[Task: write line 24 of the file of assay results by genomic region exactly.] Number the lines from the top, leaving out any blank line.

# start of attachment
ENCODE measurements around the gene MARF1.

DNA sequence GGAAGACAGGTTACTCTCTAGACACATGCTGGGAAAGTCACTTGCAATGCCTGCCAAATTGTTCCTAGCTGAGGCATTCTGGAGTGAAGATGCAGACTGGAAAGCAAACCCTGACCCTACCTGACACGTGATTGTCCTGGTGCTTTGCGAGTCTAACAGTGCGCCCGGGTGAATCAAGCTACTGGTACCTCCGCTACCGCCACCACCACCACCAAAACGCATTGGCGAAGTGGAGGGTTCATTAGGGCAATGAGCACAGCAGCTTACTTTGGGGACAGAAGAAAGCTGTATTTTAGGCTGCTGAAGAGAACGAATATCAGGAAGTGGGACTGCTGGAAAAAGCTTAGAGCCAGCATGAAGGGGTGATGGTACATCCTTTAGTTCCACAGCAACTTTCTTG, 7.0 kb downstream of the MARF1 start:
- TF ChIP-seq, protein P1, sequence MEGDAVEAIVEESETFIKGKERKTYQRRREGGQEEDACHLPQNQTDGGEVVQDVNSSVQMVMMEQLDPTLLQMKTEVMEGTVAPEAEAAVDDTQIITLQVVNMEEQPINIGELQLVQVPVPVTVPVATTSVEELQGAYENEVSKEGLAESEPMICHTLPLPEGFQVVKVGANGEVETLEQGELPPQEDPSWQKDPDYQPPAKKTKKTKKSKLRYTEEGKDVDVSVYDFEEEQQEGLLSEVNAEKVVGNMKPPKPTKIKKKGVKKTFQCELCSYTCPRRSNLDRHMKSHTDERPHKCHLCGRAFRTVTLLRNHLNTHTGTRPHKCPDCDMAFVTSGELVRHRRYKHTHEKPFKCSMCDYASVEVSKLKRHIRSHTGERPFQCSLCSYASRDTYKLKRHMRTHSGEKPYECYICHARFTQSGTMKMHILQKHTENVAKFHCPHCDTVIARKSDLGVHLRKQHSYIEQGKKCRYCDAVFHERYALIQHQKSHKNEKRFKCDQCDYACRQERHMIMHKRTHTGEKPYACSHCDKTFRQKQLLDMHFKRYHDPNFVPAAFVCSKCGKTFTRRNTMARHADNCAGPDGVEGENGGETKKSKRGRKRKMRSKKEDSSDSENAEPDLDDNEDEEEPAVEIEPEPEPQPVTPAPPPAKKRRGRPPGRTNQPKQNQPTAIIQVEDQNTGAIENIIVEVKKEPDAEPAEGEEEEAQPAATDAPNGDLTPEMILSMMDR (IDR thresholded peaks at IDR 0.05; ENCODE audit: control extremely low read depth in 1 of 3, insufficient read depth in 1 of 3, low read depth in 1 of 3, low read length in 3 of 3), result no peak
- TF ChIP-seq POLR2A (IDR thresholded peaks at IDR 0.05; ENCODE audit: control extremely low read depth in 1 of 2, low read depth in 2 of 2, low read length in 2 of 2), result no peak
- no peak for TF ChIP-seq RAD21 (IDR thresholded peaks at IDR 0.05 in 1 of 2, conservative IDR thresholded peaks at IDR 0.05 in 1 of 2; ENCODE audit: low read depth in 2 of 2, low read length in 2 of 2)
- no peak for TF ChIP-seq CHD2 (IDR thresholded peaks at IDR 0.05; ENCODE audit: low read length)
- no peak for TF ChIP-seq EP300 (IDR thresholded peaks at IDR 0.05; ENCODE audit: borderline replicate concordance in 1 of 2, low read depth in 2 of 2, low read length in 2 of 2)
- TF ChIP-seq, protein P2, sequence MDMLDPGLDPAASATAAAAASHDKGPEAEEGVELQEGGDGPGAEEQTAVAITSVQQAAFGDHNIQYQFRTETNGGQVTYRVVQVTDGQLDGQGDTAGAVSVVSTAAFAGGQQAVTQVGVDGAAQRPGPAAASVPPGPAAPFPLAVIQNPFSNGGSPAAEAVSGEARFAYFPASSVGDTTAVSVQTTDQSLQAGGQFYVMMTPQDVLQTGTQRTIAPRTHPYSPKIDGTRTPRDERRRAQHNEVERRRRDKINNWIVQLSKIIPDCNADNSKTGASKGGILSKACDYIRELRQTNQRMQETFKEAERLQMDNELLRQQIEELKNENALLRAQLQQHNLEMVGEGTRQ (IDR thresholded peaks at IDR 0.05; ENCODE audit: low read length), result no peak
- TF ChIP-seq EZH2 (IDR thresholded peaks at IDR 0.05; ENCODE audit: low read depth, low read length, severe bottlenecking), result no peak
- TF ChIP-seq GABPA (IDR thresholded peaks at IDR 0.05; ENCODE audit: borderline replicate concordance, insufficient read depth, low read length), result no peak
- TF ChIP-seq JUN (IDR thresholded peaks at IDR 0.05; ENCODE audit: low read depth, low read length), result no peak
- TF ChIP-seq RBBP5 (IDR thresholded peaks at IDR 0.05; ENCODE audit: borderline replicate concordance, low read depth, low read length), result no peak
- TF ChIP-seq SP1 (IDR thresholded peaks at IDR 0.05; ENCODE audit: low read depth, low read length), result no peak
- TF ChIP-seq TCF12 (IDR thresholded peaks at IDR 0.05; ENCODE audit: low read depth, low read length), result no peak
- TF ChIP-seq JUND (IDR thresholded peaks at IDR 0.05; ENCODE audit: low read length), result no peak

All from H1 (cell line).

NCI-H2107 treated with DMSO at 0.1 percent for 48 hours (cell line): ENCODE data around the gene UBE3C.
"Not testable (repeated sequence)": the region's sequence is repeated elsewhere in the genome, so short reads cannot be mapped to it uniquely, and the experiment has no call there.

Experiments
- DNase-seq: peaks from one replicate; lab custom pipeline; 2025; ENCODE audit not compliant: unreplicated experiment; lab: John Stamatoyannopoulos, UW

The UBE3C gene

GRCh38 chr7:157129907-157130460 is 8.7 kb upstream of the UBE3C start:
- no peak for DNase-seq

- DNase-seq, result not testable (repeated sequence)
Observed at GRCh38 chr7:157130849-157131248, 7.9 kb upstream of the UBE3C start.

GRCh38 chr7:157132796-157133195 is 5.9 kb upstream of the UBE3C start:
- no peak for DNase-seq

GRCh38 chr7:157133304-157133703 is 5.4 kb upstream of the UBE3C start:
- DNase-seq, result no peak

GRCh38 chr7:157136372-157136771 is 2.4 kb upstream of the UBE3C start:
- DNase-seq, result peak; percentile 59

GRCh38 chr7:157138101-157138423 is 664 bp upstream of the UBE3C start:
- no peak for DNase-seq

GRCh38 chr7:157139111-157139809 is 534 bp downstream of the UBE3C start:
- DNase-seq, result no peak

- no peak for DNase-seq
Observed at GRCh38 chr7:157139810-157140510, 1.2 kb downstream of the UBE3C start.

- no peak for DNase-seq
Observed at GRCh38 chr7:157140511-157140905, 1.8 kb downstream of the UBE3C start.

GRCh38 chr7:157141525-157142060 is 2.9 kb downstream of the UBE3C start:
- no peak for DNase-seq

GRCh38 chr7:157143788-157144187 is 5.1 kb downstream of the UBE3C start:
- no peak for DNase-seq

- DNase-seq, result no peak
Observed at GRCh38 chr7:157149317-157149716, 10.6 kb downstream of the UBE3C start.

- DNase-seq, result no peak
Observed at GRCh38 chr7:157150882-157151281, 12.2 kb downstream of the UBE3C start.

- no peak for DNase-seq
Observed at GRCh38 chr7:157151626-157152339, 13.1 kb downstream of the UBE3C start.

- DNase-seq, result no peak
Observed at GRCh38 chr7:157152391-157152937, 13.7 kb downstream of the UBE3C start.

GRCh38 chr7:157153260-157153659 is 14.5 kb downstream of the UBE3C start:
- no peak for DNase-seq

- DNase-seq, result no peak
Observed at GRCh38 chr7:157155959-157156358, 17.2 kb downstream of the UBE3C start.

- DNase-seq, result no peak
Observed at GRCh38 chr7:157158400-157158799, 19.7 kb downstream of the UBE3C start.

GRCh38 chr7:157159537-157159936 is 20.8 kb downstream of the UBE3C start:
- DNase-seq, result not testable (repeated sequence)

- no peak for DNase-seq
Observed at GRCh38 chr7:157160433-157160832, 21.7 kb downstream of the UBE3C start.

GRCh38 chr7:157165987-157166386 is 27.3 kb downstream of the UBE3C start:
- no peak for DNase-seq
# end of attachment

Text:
- DNase-seq, result not testable (repeated sequence)